Range of 0 to 100 where endpoints are labelled ‘worst imaginable health state’ (0) and ‘best imaginable health state’ (100) [45]

CarerQol-7D

To measure and value the impact of providing informal care on carers [9]

Relational problems, mental health problems, problems combining daily activities with care, financial problems, physical health problems, fulfillment from caregiving, support with lending care [9]

Weighted sum score with range 0 to 100, where 100 is the best caregiving situation [46]

CarerQol-VAS

To measure the self-reported happiness of carers [9]

One visual analogue scale which respondents use to rate their ‘self-rated happiness’ [9]

Range of 0 to 10 where 0 is ‘completely unhappy’ and 10 is ‘completely happy’ [9]

PAI

To measure relationship quality [25]

Five items that reflect the respondent’s feelings towards their relative/friend: communication, understanding, trust, fairness, respect and affection [25]

A range of 6 to 30, with 30 being the best score [25]

CDR

To stage the progression of dementia [27]

Uses information provided by patient and carer [27]

Can be one of five stages: (0) no dementia, (0.5) very mild, (1) mild, (2), severe, (3) severe [47]

DemQoL-U

To evaluate health-related quality of life in mild to moderate dementia [28, 29]

Information taken from questionnaire responses [28, 29]

A range of 0 to 1, with 1 being full health [28, 29]

QoL-AD

To describe the relationship of QoL to demographic characteristics, cognitive and functional status, depression and pleasant level activity [30]

13-item self- and proxy-report [30]

A range of 13 to 52, with 52 being the best outcome [30]

CANE Unmet Need

To identify needs for old age people with a mental illness or cognitive problems [33]

24 domains (bio-psycho-social needs), and 2 items referring to carer needs [33]. Original with responses being (0) no need, (1) met need, (2) unmet need

We sum the number of times ‘unmet need’ is chosen out of the 24 questions asked, thereby giving a range of 0 to 24

LSNS

To gauge social isolation in older adults [26]

Measures perceived social support received by family and friends [26]

A range of 0 to 30, where a score of 12 or less suggests being at risk of social isolation [26]

RUD

To assess formal and informal resource use [31]

Number of carers involved in a patient’s care, carer time, carer work status, and patient and carer health resource utilization [31]

N/A

PT

To measure the period of time at which the informal carer indicates to be able to maintain current care if the situation remains the same [32]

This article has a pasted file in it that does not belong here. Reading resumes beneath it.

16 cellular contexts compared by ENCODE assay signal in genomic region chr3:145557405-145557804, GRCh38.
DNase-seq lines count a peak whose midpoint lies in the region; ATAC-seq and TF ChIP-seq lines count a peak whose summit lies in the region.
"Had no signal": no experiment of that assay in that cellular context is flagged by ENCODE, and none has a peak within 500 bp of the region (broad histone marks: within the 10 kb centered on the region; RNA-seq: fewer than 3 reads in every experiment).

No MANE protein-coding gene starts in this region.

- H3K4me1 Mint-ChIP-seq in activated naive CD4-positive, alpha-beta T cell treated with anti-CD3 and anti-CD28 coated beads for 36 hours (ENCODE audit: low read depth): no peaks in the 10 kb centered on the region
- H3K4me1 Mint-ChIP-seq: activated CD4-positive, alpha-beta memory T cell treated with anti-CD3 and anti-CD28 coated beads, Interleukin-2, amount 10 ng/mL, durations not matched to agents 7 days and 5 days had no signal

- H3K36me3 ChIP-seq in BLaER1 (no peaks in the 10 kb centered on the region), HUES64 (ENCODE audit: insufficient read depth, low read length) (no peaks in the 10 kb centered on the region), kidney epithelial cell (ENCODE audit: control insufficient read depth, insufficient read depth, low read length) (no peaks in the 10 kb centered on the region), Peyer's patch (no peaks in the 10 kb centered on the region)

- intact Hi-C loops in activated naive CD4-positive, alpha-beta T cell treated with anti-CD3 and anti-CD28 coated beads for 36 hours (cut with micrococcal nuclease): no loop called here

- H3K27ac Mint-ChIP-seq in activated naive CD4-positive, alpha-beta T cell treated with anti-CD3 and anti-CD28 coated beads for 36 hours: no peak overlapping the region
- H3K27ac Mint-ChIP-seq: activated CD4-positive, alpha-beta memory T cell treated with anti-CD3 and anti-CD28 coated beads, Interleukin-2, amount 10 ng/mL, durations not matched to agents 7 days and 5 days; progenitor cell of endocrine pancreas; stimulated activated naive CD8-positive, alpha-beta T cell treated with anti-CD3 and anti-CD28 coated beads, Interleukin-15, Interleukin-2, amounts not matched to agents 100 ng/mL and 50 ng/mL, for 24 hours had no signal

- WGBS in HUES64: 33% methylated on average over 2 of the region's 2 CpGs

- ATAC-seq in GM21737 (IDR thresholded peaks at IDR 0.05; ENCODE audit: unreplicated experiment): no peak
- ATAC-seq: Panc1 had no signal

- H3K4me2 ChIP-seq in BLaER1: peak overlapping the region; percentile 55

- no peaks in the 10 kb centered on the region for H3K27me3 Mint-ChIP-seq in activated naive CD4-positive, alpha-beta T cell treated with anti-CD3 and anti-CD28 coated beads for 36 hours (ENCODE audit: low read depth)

Six levels: (1) 1 week or less, (2) between 1 week and 1 month, (3) between 1 and 6 months, (4) between 6 months and 1 year, (5) between 1 and 2 years, and (6) more than 2 years [32]

A range of ‘1 week or less’ to ‘more than 2 years’

Data analysis

To test whether the ICECAP-O is a valid measure of capability well-being, two main sections of analysis were performed: convergent validity and discriminant validity. A priori expected correlations and relationships between the ICECAP-O and other variables from the questionnaires, discussed below, were drawn from previous literature, if available. In the analyses, correlation strength levels were taken from Cohen’s Set Correlation and Contingency Tables [34]. Correlations are considered strong if the coefficient is above 0.5, moderate if the coefficient is between 0.3 and 0.5, and weak if the coefficient is below 0.3. A p value of 0.05 was taken to signify statistical significance.

Convergent validity

To test convergent validity, Spearman correlation coefficients of the tariff scores and dimensions of the ICECAP-O were compared against the EQ-5D-5L results (utility tariff, health problems index, and VAS) [35], CarerQol-7D tariff scores and CarerQol-VAS scores, respectively. It was anticipated that there would be a moderate positive correlation between the ICECAP-O scores and the EQ-5D-5L utility tariff scores and VAS scores of carers, a moderate negative correlation between the ICECAP-O scores and the EQ-5D-5L health problems index of carers, and a strong positive correlation between the ICECAP-O and the CarerQol scores.